And that, dear reader, as they used to say, is how Joyce Kilmer got his best idea ever, or as he might have put it on an off day, poems are made by fools like me, with a little help from Robert E Lee.
If you find this a hard sell, I can't blame you. Trees has been around for almost a hundred years, and Lee's words even longer, but no one seems to have made the connection. Still, consider the following: Lee's description of Lacy's tree matches Kilmer's in the tree's uniqueness; its roots nursing at the earth; its branches reaching out in prayer; birds building nests in its hair. For the more mathematically inclined, not only are Lee's and Kilmer's images the same, but both descriptions follow the same order. The probability of all this happening by coincidence is very, very low, and though I wouldn't ordinarily bring in mathematics, it does tend to scare off crackpot skeptics just as effectively as shaking a rattle. And so, as we expositors like to say, QED, and neither Lee nor Kilmer would have to look that up. O tempora, O mores.
Trees was first published in 1913, in a magazine called, appropriately, Poetry, and despite carping from detractors, a robin's nest still sways in the breeze (although these days the praying thing could be a bit problematic).
Kilmer's tree seems to be a symbol of peace, but his lovely little poem had its origin in one of the bloodiest wars of the nineteenth century, and war binds together the poem, the poet, and the helper. Lee has always been associated with war. He was born remarkable but it was war that made him great. He earned his reputation in Mexico with his reconnaissance skills and his bravery, and the Civil War made him a legend. Kilmer was a good poet, and Trees is a good poem, but it was Kilmer's death in World War I that made both the poet and his poem immortal, and it was his own reconnaissance skills and bravery that led him to his fate.
The Lee anecdote is from "Lee at Fredericksburg" in the August 1886 issue of The Century Magazine, Volume XXXII, Number 4, and is also excerpted as The Trees of Chatham in B.A. Botkin's A Civil War Treasury of Tales, Legends and Folklore, where I first saw it. The full Century article contains more of Lacy's recollections, unrelated but fascinating, and includes not only a description of The Tree's demise, but also a wonderful description of the wartime behavior of farm animals.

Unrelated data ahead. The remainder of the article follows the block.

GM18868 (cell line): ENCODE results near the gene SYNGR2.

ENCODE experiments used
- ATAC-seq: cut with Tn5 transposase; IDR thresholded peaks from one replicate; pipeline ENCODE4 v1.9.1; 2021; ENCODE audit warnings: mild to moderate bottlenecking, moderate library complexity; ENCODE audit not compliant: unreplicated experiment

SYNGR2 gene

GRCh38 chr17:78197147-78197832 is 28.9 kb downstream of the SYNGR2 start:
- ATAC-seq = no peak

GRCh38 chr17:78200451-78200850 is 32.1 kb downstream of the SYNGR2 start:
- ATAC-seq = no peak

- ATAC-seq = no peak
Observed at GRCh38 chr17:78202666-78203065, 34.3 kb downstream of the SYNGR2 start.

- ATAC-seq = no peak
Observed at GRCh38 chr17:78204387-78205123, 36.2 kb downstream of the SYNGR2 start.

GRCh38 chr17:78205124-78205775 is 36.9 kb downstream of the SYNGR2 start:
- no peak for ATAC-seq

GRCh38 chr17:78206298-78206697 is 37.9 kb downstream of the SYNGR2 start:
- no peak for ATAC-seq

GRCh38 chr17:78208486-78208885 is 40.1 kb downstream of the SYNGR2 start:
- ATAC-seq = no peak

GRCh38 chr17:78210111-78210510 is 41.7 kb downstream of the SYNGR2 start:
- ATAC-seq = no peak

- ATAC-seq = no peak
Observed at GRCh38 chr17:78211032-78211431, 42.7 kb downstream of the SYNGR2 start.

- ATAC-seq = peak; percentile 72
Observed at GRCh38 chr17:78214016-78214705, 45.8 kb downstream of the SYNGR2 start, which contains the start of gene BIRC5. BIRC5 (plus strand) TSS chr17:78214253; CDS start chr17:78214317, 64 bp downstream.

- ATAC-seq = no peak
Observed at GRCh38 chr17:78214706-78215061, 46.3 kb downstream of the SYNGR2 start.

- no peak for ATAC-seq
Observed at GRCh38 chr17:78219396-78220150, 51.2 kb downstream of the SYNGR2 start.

I didn't want to fall into the Piltdown trap, so I hunted down a photocopy of the original Century piece. It's available through Cornell University's Making of America collection . I can't vouch for Lacy's recall of Lee's exact words, but Lee's or Lacy's, the words are there.
As for the Poem itself, it helps to know that in the early 1900's (and perhaps still today) working poets pronounced the P word with two syllables, po-em, which explains the otherwise dysrhythmic second line and the sometimes remedial "as". I found this syllablic tidbit in the autobiography of another, at least occasional, poet, Albert Payson Terhune, who was one of the most well known writers of what should have been Kilmer's maturity. Terhune did not die in battle, and today he is largely forgotten.
Finally, as we all know, good things, like the bad, most often come in three's. In addition to discovering Robert E. Lee's contribution to literature, I found two direct connections between me, and if not to the poet himself, at least to his father, Frederick. Kilmer senior at one time lived just over the county line in Binghamton, N.Y., and he invented Johnson's Baby Powder.
by Joyce Kilmer 1886-1918
I think that I shall never see
A poem lovely as a tree.
A tree whose hungry mouth is prest
Against the earth's sweet flowing breast;
A tree that looks at God all day,
And lifts her leafy arms to pray;
A tree that may in summer wear
A nest of robins in her hair;
Upon whose bosom snow has lain;
Who intimately lives with rain.
Poems are made by fools like me,
But only God can make a tree.